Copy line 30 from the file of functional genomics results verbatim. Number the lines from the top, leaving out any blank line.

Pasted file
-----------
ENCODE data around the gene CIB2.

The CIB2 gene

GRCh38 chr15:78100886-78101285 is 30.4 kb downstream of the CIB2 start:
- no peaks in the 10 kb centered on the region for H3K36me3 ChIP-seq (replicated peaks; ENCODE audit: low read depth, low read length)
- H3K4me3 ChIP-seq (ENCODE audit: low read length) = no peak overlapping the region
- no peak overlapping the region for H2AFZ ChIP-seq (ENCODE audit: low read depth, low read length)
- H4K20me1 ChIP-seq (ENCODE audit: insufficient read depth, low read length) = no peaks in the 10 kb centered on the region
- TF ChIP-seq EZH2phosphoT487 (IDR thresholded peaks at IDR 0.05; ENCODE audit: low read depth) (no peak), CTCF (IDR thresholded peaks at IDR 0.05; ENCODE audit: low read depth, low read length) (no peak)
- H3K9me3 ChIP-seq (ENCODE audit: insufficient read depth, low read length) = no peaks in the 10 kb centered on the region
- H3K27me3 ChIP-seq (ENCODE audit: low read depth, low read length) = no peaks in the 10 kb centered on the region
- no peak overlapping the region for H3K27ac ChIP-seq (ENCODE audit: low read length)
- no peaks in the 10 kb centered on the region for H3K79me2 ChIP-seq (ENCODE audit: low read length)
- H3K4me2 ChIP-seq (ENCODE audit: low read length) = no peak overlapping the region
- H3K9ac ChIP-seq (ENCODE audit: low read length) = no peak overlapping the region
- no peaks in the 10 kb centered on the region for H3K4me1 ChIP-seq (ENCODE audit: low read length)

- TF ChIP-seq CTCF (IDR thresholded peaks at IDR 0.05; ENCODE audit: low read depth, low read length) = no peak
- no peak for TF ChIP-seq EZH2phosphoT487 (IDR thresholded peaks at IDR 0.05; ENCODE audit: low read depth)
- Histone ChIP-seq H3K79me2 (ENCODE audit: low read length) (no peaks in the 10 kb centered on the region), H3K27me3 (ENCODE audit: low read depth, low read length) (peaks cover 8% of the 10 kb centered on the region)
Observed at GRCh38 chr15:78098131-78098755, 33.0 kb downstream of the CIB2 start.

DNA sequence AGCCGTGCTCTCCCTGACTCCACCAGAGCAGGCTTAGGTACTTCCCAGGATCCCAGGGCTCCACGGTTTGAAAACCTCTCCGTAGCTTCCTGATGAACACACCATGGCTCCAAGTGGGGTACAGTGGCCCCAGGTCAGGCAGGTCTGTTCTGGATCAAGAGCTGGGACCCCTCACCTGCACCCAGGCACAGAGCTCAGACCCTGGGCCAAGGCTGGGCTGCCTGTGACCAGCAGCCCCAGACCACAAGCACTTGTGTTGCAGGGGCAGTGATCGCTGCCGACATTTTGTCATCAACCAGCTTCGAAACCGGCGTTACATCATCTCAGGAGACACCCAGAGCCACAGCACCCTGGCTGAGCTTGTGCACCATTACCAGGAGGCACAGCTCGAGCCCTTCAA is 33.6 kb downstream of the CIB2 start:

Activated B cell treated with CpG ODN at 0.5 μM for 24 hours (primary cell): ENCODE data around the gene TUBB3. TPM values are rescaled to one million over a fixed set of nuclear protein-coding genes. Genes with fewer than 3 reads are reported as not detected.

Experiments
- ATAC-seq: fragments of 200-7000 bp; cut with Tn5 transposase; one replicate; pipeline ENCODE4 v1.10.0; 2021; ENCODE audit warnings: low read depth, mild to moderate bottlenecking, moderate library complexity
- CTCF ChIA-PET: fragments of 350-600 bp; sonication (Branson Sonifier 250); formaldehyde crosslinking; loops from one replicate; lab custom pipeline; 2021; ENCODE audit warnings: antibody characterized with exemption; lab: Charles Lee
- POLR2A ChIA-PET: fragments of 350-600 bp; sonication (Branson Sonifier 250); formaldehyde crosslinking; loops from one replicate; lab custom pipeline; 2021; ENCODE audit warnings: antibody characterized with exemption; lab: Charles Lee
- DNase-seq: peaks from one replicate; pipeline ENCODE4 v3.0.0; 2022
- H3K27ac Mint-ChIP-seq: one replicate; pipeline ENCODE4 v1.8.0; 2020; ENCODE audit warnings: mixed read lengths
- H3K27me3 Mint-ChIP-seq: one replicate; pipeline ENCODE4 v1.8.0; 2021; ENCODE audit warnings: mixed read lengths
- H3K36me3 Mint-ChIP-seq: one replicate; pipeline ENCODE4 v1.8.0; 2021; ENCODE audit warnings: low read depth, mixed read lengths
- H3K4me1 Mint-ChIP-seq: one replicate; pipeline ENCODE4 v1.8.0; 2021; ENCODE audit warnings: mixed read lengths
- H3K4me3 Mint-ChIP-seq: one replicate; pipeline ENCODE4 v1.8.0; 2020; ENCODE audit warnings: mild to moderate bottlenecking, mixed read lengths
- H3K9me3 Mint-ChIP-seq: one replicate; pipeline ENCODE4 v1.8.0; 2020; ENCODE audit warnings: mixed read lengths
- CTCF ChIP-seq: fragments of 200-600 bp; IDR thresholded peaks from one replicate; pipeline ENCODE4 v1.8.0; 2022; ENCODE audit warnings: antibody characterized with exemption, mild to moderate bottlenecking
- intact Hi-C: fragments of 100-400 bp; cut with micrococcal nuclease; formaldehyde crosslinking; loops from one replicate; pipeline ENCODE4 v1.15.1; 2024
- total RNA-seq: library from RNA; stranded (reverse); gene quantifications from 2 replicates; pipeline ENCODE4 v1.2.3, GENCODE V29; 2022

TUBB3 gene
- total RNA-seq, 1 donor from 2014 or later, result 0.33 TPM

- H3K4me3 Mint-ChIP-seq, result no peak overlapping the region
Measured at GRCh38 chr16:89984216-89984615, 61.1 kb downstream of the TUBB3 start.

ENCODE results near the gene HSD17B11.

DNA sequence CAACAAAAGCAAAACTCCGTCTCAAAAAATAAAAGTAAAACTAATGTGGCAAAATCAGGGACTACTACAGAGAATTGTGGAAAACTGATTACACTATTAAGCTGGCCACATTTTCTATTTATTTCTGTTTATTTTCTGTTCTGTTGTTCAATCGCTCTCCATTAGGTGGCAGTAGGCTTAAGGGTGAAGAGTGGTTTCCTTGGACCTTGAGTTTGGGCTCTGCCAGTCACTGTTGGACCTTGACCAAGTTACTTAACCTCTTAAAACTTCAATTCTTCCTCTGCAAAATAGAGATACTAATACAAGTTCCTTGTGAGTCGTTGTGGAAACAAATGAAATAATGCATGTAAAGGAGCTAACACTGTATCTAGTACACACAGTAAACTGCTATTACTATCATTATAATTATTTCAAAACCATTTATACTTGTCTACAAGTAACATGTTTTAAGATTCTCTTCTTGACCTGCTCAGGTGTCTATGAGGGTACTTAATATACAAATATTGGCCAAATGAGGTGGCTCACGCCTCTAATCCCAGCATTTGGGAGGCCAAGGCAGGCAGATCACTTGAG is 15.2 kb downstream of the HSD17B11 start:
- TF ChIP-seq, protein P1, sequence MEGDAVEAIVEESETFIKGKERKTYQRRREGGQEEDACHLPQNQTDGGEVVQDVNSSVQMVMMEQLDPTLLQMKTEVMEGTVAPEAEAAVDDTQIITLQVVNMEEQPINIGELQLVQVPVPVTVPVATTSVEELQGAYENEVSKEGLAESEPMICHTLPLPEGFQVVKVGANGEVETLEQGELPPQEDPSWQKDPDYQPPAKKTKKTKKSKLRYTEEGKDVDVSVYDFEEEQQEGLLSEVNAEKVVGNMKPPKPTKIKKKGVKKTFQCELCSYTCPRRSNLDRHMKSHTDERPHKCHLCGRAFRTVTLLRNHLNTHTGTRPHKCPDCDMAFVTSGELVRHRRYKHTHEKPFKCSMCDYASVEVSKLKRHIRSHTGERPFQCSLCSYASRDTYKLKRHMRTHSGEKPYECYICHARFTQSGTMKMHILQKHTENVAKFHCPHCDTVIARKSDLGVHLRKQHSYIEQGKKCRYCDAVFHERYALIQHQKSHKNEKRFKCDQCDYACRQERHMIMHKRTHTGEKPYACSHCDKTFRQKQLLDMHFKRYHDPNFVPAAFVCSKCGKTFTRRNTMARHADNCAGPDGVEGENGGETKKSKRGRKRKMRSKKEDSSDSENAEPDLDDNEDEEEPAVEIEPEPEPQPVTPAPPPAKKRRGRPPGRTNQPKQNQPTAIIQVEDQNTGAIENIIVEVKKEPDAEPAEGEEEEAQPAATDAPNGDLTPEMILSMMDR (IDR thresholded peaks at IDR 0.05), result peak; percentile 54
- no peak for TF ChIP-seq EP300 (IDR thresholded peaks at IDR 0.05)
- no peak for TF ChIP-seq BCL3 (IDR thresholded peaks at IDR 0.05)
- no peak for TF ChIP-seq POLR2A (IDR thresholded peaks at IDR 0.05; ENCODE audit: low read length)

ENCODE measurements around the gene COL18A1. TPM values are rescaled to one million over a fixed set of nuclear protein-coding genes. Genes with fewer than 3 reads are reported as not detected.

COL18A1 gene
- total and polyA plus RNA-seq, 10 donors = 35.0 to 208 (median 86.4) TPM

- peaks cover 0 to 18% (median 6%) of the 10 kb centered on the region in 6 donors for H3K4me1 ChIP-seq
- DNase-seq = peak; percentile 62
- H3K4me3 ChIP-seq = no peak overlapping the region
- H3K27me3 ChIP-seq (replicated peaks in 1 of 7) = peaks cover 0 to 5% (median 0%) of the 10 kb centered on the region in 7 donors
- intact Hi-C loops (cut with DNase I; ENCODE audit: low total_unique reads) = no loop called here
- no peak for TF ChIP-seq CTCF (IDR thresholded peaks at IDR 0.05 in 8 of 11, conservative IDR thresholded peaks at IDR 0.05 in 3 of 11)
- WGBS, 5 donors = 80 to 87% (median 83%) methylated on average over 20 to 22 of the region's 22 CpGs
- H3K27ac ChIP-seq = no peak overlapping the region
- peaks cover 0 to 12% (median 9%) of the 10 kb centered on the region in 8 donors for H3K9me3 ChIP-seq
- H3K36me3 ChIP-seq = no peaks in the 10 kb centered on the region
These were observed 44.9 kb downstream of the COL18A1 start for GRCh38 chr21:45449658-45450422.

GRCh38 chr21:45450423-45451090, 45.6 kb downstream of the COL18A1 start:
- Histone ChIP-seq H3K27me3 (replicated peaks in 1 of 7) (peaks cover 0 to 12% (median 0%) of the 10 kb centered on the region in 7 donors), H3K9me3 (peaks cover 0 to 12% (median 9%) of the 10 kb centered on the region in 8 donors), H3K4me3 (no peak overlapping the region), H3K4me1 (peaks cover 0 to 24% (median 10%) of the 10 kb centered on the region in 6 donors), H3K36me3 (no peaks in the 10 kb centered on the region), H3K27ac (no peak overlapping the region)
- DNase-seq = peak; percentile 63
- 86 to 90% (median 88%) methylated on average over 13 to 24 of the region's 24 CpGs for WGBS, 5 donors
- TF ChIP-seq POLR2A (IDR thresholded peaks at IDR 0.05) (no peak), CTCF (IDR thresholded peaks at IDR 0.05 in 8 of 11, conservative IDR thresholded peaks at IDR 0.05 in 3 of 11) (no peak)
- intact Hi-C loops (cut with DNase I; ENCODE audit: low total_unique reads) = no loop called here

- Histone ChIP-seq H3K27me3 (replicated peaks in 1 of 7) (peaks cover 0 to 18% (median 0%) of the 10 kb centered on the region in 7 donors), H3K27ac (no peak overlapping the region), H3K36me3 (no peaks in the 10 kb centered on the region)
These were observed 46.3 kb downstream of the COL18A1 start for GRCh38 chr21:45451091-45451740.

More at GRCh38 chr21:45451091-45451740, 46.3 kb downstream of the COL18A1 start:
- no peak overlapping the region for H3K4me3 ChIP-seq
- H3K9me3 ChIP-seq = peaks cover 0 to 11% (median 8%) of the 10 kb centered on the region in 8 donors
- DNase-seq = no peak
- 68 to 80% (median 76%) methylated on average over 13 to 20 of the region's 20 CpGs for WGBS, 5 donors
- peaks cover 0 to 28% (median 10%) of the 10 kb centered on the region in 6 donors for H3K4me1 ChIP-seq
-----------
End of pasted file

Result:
- H3K4me1 Mint-ChIP-seq: one replicate; pipeline ENCODE4 v1.8.0; 2021; ENCODE audit warnings: mixed read lengths